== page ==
- They were the only named sponsor of Black Restaurant Week in LA County this year.
- They’ve sent Latino chefs and restaurateurs to trade shows to promote natural gas cooking.
- They worked with a PR firm called Imprenta Communications, “a full-service marketing, communications and campaign agency specializing in today’s multicultural consumers and communities,” to set up CA4BES and write pro-gas legislation for elected officials. (Imprenta also operated a PAC for David Ryu, and many of their employees maxed out to his campaign).
- They amplified the work of United Latinos Vote, an organization with unclear funding sources that wrote an open letter calling the Sierra Club’s campaign to phase out gas-burning cars and appliances “hypocritical and socially divisive” and saying it would “disproportionately burden low-income and ethnic minority populations.”
- They helped coordinate a powerful coalition called Western States and Tribal Nations to combat anti-gas policies. There is actually only one tribal nation in the group, which is otherwise largely made up of enormous energy conglomerates, including Sempra Energy.
- They’ve funded multiple environmental groups that serve low-income communities of color in LA, including Pacoima Beautiful, which recently stopped taking SoCalGas money and is now fighting to shut down one of their leaking plants in the community. (Pacoima Beautiful used to be run by Nury Martinez, now the President of the LA City Council.)
Sammy Roth wrote about these efforts by SoCalGas in his story from this week, in particular the last two. He asked SoCalGas officials for comment. In response, they wrote a letter to his bosses calling him a racist:
To be clear: SoCalGas is not interested in a racial reckoning for themselves. The privilege-checking they seek is only for environmental activists, progressive elected officials, and reporters who ask too many questions. The company is not undergoing a reckoning with the extreme racial impacts of their own work: gas appliances, for example, create dangerous and unhealthy conditions in small and overcrowded apartments, the vast majority of which in Los Angeles are occupied by low-income people of color.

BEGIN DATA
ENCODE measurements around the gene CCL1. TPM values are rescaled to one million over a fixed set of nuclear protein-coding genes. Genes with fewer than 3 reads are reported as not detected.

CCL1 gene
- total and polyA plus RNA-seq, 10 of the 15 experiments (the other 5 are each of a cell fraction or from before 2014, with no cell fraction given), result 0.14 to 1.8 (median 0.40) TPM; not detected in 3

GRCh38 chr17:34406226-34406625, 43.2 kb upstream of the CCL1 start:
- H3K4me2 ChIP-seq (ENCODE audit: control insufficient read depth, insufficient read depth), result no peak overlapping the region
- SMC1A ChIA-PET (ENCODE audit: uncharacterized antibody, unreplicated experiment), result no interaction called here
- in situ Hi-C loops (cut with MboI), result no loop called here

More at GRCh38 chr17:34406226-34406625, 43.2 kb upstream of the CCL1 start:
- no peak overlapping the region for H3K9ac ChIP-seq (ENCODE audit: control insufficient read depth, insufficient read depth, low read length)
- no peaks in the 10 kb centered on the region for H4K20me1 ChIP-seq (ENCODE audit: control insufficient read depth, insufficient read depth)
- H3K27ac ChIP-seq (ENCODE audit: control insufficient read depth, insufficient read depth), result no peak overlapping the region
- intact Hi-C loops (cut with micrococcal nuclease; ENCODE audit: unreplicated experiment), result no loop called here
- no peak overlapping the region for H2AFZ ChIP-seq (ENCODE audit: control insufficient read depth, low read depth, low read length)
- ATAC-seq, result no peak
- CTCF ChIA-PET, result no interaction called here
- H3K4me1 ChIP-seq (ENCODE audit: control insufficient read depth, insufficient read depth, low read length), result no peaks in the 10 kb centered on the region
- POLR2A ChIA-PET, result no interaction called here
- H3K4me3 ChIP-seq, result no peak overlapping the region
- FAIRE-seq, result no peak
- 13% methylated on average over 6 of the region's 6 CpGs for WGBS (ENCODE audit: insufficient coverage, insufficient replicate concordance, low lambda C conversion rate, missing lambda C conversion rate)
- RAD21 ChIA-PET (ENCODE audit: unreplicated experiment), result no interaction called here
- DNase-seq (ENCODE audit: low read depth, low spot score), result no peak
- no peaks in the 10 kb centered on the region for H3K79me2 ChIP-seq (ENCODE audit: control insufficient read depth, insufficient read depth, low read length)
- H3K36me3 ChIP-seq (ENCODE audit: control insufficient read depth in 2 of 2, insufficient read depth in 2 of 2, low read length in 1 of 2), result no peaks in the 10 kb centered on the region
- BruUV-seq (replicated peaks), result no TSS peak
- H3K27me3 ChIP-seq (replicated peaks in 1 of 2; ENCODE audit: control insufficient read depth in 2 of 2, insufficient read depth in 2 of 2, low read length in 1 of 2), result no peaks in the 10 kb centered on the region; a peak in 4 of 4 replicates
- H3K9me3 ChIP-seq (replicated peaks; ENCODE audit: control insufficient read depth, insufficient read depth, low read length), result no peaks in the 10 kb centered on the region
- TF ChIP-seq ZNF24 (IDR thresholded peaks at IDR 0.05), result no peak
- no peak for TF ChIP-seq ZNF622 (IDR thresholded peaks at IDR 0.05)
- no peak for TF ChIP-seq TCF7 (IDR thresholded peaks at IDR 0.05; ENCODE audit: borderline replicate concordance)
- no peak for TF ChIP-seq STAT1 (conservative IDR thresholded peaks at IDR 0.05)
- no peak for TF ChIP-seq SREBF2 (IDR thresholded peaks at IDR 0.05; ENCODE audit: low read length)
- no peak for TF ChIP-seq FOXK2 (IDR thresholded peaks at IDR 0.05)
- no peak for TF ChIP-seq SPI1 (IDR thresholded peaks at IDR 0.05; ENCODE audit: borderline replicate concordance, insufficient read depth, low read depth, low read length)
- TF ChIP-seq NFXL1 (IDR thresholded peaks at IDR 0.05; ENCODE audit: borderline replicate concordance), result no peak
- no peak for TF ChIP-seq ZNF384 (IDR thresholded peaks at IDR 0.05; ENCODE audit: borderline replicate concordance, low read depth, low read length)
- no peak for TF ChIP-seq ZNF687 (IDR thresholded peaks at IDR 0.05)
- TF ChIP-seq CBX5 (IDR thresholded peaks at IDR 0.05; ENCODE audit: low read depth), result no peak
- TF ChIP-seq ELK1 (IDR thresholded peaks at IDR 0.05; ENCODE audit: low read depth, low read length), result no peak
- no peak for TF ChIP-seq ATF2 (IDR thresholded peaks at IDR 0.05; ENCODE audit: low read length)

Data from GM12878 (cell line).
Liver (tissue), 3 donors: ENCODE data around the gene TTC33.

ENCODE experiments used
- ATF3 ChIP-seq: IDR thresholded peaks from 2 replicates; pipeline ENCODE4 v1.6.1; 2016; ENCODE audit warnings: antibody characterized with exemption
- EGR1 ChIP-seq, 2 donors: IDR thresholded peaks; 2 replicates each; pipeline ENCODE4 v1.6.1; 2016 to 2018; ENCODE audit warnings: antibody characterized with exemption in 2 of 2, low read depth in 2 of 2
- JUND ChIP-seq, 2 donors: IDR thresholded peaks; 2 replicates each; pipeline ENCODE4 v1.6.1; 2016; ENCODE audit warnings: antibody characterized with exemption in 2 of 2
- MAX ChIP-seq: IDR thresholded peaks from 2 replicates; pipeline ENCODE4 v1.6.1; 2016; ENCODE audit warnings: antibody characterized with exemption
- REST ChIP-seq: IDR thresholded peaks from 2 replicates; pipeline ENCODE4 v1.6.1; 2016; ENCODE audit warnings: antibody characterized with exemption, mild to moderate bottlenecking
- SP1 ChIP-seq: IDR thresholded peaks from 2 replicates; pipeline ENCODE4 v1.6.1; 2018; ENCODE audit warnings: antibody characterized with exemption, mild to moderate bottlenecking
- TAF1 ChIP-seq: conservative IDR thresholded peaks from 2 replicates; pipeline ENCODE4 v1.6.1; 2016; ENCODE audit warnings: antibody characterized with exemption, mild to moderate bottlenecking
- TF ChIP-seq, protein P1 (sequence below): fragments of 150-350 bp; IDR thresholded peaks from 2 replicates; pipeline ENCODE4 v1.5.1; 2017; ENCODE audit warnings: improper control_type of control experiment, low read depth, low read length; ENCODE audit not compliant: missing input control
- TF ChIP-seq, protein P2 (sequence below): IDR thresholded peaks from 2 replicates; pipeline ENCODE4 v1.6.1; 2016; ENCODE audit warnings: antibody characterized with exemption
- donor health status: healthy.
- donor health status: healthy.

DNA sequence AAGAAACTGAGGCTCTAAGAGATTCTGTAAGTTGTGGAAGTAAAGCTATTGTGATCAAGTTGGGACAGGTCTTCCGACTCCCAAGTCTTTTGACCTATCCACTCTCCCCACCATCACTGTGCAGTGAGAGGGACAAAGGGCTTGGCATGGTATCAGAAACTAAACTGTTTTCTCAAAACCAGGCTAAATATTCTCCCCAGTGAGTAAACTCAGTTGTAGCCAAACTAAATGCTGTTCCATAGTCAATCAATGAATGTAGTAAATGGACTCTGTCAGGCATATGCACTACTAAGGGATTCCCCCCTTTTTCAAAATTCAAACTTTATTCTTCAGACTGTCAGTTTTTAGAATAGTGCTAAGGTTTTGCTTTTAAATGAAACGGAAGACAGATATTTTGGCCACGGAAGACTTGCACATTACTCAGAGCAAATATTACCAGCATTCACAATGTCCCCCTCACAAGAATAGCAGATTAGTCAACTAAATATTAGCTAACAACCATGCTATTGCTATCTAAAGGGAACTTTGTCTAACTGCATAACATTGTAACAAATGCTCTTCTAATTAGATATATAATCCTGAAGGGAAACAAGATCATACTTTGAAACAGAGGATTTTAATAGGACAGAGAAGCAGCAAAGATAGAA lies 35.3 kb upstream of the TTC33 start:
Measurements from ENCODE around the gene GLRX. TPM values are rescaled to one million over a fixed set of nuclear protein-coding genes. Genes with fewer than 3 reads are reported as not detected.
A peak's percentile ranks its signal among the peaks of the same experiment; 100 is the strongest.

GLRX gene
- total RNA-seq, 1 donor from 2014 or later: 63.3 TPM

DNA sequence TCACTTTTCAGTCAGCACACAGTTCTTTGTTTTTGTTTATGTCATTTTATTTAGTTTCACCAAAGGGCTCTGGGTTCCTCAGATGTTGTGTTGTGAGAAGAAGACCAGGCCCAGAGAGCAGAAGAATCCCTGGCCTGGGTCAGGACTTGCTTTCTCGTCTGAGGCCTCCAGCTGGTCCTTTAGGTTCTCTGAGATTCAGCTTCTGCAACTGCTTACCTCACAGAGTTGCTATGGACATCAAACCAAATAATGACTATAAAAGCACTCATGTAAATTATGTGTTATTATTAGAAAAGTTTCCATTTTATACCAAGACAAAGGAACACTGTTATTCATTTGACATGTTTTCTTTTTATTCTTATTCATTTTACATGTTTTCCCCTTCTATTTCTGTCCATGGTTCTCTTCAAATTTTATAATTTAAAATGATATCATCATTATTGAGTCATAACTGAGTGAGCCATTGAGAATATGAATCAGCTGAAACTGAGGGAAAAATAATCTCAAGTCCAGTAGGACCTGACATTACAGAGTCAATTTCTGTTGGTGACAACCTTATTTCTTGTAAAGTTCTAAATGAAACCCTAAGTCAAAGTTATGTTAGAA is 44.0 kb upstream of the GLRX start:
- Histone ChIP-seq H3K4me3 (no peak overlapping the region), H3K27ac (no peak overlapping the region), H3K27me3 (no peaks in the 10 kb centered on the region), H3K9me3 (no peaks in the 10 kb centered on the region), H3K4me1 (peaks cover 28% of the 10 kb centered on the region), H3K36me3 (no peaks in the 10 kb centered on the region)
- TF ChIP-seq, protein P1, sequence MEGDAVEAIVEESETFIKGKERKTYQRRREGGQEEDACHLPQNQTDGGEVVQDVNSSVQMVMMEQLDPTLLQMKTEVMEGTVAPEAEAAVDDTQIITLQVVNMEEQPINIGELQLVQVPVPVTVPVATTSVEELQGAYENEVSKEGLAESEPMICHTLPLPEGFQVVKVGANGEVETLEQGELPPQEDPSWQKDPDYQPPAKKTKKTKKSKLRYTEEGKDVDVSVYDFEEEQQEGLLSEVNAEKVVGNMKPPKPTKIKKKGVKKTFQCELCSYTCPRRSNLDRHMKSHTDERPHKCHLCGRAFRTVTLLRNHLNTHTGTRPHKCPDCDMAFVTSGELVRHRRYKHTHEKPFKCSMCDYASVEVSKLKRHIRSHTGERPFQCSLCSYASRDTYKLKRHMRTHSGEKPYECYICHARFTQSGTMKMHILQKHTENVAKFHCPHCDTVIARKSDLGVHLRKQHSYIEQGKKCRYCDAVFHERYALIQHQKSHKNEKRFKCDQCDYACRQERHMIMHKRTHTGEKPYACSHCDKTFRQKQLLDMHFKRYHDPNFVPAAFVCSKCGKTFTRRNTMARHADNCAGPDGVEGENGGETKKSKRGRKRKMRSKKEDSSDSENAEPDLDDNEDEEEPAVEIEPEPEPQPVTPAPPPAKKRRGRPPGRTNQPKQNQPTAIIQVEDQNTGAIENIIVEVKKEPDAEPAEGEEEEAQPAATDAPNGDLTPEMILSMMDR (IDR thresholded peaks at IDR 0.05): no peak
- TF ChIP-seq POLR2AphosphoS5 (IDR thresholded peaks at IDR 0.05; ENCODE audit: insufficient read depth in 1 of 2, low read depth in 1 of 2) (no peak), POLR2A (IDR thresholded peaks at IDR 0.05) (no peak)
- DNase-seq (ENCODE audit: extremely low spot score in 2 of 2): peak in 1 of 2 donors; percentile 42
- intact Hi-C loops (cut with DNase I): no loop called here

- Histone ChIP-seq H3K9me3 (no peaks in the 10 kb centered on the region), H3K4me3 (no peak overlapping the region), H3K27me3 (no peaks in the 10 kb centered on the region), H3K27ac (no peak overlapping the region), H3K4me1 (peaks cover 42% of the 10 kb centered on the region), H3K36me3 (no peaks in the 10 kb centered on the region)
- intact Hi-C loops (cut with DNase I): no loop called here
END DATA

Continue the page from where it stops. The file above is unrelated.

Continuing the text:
This is the cancel culture we should actually be worried about. The industries that threaten human survival are getting very good at speaking the language of progressivism. They’re going into low-income communities, they’re getting people of color to use newly-accumulated political capital in defense of natural gas, and then turning the fight for racial equity against climate solutions. 114 cities in Southern California alone have signed on to a resolution, put forward by SoCalGas’s front group, against anti-gas legislation. Many of those cities, if not most of them, have majority nonwhite populations.
In the city of LA, there’s actual momentum right now around banning gas hookups in new construction. New councilmembers Nithya Raman and Kevin de Leon both ran on it, and Mike Bonin is almost certainly on board. But SoCalGas’s racial-awareness effort is designed specifically to make life difficult for politicians like them. The goal isn’t actually to get people of color to care about natural gas — it’s to run ad campaigns calling elected officials racist if they even attempt to implement meaningful climate policy.
This kind of progressive appropriation is popping up everywhere, and it has worked. Uber and Lyft used it to get Prop 22 passed — they (successfully) made it seem like legislation to expand labor rights for rideshare drivers was actually an attack on those drivers, and that their proposition to slash those rights was the progessive alternative. When you have millions of dollars for promotion and fluency in the love language of California liberals, you can win elections and rewrite policy for conservative and corporate interests.
SoCalGas does have millions of promotional dollars. They know how to speak the language. And they are combining those tools to make a lot more money — while potentially cementing the position of natural gas in our energy supply for the next half-century.